Food

Will having the calorie content of our meals on menus actually tackle the obesity epidemic?

Not all calories are equal, so is there any benefit in disclosing the energy value of our dinner, and can it help slow the obesity epidemic?

Bananas and Wotsits

What's the difference between a banana and a packet of Wotsits? Illustration: The Big Issue

It’s not long until we’ll be met with shrieking across the Five Guys counter: “1,509 calories for a large fries?!”, when out for a fast food treat. 

From April 6 restaurants and food businesses with 250+ employees will be mandated by law to display the calorie content of food and drinks items on their menus. 

With 63 per cent of UK adults overweight or obese, and an accelerating rate of children leaving primary school overweight, this radical legislation forms the latest government bid to tackle the obesity epidemic. But what are the pros and cons of this legislative approach? 

The upcoming legislation focuses solely on the calorie content of food and drinks. Calories (kcal) are a measure of the energy content of food, and counting them is a simple way to track how much we’re consuming. Having easy access to nutrition information is essential to helping individuals make informed food choices. However, solely concentrating messaging around calorie counting as a weight management tool to help the population track their food intake may be short-sighted. 

Calories consumed via a head of broccoli compared to those from a block of butter have vastly different nutritional compositions. And so they will have distinctly different impacts on the body, from influencing your level of satiety to impacting the trillions of microorganisms that make up your gut microbiota.

Calories from different food groups are also metabolised differently and so have different caloric availability – meaning the number of calories displayed next to a dish on a menu won’t technically represent the number we can utilise in our bodies, nor does it represent the quality of the calories we’re eating – whether these come from fibre or fat. 

This is a key notion behind Dr Giles Yeo’s book Why Calories Don’t Count, which stresses how we should consider the types and quality of the foods we’re eating, as opposed to just fixating on its energy content.

Focusing on calories bypasses conversation on the macronutrients, vitamins and minerals essential for our body’s health. For instance, a banana and a packet of Wotsits have the same calorie ranking. One of these contributes to your five a day, provides fibre and essential vitamins and minerals; the other contributes very little besides a sprinkle of flavour enhancers and salt.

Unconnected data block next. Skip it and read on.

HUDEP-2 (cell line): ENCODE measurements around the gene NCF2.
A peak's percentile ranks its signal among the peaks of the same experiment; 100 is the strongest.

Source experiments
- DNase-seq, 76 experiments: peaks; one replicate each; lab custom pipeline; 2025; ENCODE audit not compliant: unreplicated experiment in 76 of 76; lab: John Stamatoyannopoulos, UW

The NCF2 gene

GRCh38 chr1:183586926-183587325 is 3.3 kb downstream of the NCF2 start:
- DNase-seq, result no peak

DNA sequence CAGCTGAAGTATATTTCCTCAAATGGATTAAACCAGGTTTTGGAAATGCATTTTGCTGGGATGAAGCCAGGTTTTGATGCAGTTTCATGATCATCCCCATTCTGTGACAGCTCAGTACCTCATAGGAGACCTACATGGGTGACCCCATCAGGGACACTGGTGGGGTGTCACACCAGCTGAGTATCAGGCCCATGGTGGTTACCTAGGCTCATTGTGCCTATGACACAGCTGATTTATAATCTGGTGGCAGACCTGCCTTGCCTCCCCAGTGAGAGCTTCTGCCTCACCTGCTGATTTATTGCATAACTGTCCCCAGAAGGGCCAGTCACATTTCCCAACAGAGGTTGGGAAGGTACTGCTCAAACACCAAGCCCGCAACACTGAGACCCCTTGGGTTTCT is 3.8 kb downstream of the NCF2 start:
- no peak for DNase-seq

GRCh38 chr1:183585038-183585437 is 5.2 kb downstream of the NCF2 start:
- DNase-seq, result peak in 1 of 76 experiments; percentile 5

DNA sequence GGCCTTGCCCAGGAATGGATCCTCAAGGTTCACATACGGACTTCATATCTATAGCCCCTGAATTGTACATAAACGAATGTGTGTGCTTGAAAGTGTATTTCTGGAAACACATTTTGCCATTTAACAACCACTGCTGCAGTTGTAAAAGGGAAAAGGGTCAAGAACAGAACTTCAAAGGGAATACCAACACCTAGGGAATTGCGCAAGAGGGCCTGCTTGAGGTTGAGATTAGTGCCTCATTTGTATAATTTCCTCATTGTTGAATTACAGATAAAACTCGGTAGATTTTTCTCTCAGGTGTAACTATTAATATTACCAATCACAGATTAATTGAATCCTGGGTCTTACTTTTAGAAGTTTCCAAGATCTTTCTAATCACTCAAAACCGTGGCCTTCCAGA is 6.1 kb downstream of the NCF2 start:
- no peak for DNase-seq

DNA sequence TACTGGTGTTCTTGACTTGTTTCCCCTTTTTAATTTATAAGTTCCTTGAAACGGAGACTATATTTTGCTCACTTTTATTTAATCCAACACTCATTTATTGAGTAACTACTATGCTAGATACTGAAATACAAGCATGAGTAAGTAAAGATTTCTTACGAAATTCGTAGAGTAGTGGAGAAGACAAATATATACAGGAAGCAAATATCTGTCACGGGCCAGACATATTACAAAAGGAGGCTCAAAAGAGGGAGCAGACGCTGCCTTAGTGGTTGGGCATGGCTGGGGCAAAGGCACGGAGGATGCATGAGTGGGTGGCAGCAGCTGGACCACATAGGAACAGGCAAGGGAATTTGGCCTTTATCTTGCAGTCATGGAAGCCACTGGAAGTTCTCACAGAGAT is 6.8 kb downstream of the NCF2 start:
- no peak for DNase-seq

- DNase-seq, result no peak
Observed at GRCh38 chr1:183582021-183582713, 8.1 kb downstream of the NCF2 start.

There is a concern that calorie signposts will overshadow messaging around health and the nutritional quality of the foods we’re choosing to eat. Granting a ‘halo effect’ to lower-calorie dishes may also produce inconsistent messaging to individuals suffering from certain medical conditions.

Calorie consumption is not indicative of our overall health. Counting calories also won’t necessarily make you healthier. Yes, a Wagamama’s Chilli Chicken Ramen might be 392kcal shy of a Chicken Katsu Curry, but it still contains 105 per cent of your daily recommended salt intake.

With children and teenagers set to grow up eating in restaurants using calorie counts, the incoming legislation should be supplemented by the introduction of updated and strengthened food and nutrition education within schools. 

Growing up acknowledging and utilising calorie information may be extremely effective for the health of future generations. However, we are currently passing down a broken food system, where unhealthy foods are cheaper per calorie than healthy foods, and dining out is to be framed around calorie counting and constructs of weight management, which is disconcerting. Further education for the wider population will help individuals navigate and tailor calorie information to their own health goals to drive clear, constructive changes in food behaviour. 

Displaying calories on menus is also set to have a destructive impact on those living with eating disorders. It’s estimated that around 1.25 million people in the UK are currently living with an eating disorder. Anorexia nervosa has the highest mortality rate of any psychiatric disorder. Simply stopping for a morning coffee will now subject those suffering or recovering from an eating disorder to a distressing and detrimental environment.

The regulation is set to be disruptive, whether it produces a beneficial impact or not. As a public health initiative, providing individuals with point-of-purchase nutrition information is promising in shifting food behaviours and allowing more informed decisions when eating out. But it will undoubtedly have various negative effects on millions of individuals with eating disorders. 

The promotion of overall health (both physical and mental) and the quality of our diets is arguably of greater importance than the number of calories we consume. As Dr Yeo said: “If you focus on health, your weight will take care of itself.”

Sofia Antona is a nutritionist and food blogger, follow on Instagram

This article is taken from The Big Issue magazine. If you cannot reach your local vendor, you can still click HERE to subscribe to The Big Issue today or give a gift subscription to a friend or family member. You can also purchase one-off issues from The Big Issue Shop or The Big Issue app, available now from the App Store or Google Play.

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